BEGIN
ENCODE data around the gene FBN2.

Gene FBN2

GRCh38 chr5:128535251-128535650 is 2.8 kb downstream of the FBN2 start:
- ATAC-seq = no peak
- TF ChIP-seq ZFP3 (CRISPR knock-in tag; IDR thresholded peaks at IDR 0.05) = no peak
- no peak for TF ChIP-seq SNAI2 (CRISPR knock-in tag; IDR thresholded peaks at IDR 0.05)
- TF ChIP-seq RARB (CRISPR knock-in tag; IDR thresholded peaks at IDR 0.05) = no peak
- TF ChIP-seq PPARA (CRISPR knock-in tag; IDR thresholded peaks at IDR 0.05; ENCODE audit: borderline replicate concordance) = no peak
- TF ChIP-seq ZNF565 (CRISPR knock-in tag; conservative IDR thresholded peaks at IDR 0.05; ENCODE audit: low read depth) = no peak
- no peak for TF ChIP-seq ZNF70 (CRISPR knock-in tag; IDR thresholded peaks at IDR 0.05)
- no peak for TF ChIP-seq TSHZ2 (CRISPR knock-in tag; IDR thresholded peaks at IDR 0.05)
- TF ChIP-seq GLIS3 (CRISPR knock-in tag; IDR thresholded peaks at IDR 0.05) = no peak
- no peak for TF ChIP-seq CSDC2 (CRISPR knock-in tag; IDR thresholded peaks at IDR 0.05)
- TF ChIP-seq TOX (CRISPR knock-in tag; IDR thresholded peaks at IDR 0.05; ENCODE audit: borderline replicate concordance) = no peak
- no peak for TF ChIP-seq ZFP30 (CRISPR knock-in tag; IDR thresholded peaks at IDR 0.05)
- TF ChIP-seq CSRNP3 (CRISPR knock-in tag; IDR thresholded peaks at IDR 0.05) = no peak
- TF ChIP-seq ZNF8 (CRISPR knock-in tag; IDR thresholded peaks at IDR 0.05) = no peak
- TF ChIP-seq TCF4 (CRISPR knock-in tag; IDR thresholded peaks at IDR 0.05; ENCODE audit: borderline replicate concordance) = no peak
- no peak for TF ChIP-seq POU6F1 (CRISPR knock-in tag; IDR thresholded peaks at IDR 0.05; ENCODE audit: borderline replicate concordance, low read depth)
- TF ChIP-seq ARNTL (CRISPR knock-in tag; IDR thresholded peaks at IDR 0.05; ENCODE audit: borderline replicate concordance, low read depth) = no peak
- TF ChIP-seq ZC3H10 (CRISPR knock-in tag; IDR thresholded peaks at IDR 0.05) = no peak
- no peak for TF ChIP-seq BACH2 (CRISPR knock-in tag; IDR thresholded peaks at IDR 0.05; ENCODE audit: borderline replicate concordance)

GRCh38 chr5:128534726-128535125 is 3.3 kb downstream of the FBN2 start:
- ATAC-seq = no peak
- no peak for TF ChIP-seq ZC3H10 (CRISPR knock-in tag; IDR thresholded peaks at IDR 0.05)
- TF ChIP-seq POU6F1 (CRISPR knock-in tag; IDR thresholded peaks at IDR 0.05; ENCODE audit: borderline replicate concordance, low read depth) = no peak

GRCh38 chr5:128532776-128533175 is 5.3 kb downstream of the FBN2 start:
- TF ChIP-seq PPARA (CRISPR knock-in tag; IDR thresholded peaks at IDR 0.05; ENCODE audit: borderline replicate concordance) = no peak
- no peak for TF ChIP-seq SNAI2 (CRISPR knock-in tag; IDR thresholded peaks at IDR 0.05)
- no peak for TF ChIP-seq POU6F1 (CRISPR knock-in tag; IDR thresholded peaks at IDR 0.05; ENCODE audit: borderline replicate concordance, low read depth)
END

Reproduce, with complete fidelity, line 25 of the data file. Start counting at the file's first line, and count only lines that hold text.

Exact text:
- no peak for TF ChIP-seq ZC3H10 (CRISPR knock-in tag; IDR thresholded peaks at IDR 0.05)